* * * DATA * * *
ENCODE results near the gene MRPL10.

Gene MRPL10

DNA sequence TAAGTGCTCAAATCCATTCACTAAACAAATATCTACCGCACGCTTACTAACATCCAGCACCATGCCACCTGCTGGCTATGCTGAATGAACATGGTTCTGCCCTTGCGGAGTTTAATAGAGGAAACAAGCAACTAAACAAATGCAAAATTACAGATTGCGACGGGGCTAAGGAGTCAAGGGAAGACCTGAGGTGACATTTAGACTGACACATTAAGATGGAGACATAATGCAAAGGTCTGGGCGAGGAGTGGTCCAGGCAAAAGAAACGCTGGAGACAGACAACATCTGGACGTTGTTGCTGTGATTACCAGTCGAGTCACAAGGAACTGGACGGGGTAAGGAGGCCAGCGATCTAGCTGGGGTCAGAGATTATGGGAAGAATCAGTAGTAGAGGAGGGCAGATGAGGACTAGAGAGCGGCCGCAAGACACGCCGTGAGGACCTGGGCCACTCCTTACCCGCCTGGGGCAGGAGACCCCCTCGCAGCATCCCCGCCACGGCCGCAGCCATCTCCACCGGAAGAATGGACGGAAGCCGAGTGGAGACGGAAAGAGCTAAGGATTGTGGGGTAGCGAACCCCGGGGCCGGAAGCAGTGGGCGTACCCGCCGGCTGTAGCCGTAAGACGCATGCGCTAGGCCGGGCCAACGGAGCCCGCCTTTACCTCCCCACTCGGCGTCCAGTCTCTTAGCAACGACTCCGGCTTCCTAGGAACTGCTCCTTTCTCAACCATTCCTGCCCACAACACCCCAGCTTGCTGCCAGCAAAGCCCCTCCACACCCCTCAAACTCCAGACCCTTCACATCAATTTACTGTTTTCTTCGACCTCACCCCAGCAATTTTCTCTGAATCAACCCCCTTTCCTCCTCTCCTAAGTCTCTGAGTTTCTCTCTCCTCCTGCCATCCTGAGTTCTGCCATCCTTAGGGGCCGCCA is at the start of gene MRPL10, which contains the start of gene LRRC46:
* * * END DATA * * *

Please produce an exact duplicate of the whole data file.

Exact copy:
ENCODE results near the gene MRPL10.

Gene MRPL10

DNA sequence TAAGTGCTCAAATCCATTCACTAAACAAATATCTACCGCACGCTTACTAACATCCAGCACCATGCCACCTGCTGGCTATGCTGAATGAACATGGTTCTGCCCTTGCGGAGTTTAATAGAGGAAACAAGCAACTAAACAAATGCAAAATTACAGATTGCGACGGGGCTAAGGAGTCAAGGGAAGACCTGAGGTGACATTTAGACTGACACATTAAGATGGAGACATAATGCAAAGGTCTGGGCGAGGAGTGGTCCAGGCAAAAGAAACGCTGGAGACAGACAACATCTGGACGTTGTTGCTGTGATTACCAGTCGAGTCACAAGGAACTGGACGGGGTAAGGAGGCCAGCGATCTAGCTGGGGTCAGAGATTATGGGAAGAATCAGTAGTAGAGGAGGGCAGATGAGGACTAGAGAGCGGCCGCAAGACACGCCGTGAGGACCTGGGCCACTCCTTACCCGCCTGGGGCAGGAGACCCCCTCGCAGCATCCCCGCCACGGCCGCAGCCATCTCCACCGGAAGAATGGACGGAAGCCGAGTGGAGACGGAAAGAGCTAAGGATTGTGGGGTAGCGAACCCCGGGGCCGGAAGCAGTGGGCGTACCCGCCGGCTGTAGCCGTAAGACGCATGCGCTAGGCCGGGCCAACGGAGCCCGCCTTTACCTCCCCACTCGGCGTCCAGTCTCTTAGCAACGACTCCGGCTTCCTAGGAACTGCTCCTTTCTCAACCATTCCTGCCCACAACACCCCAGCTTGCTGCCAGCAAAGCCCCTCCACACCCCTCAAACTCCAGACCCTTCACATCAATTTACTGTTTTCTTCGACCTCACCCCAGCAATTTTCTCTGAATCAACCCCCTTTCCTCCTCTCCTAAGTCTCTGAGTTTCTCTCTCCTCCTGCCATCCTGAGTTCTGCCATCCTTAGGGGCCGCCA is at the start of gene MRPL10, which contains the start of gene LRRC46: